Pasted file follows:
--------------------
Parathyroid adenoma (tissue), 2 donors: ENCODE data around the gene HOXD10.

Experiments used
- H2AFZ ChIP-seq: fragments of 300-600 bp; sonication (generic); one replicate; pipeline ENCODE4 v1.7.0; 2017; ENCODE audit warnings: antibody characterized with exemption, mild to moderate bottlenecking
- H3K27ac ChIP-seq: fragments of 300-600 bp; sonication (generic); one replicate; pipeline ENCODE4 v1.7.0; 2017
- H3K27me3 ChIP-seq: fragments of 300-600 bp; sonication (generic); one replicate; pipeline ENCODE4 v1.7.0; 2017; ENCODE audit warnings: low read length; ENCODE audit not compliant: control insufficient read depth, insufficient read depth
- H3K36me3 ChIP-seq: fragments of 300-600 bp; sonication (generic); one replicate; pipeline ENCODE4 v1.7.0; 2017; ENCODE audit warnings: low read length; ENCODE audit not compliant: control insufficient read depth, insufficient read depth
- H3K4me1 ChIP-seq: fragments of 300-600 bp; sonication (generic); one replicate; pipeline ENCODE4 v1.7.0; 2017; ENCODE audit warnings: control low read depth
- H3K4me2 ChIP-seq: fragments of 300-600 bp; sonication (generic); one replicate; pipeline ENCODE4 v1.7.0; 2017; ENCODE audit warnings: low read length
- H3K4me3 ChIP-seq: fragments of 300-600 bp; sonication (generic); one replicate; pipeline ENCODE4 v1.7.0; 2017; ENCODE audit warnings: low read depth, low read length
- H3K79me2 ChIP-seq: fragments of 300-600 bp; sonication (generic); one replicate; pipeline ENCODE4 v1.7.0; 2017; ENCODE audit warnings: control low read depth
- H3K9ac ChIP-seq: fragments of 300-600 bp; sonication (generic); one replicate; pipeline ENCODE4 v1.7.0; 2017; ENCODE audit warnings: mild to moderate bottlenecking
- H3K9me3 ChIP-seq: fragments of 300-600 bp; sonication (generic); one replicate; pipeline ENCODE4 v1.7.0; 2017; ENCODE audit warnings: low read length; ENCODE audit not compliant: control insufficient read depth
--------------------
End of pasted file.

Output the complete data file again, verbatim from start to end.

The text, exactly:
Parathyroid adenoma (tissue), 2 donors: ENCODE data around the gene HOXD10.

Experiments used
- H2AFZ ChIP-seq: fragments of 300-600 bp; sonication (generic); one replicate; pipeline ENCODE4 v1.7.0; 2017; ENCODE audit warnings: antibody characterized with exemption, mild to moderate bottlenecking
- H3K27ac ChIP-seq: fragments of 300-600 bp; sonication (generic); one replicate; pipeline ENCODE4 v1.7.0; 2017
- H3K27me3 ChIP-seq: fragments of 300-600 bp; sonication (generic); one replicate; pipeline ENCODE4 v1.7.0; 2017; ENCODE audit warnings: low read length; ENCODE audit not compliant: control insufficient read depth, insufficient read depth
- H3K36me3 ChIP-seq: fragments of 300-600 bp; sonication (generic); one replicate; pipeline ENCODE4 v1.7.0; 2017; ENCODE audit warnings: low read length; ENCODE audit not compliant: control insufficient read depth, insufficient read depth
- H3K4me1 ChIP-seq: fragments of 300-600 bp; sonication (generic); one replicate; pipeline ENCODE4 v1.7.0; 2017; ENCODE audit warnings: control low read depth
- H3K4me2 ChIP-seq: fragments of 300-600 bp; sonication (generic); one replicate; pipeline ENCODE4 v1.7.0; 2017; ENCODE audit warnings: low read length
- H3K4me3 ChIP-seq: fragments of 300-600 bp; sonication (generic); one replicate; pipeline ENCODE4 v1.7.0; 2017; ENCODE audit warnings: low read depth, low read length
- H3K79me2 ChIP-seq: fragments of 300-600 bp; sonication (generic); one replicate; pipeline ENCODE4 v1.7.0; 2017; ENCODE audit warnings: control low read depth
- H3K9ac ChIP-seq: fragments of 300-600 bp; sonication (generic); one replicate; pipeline ENCODE4 v1.7.0; 2017; ENCODE audit warnings: mild to moderate bottlenecking
- H3K9me3 ChIP-seq: fragments of 300-600 bp; sonication (generic); one replicate; pipeline ENCODE4 v1.7.0; 2017; ENCODE audit warnings: low read length; ENCODE audit not compliant: control insufficient read depth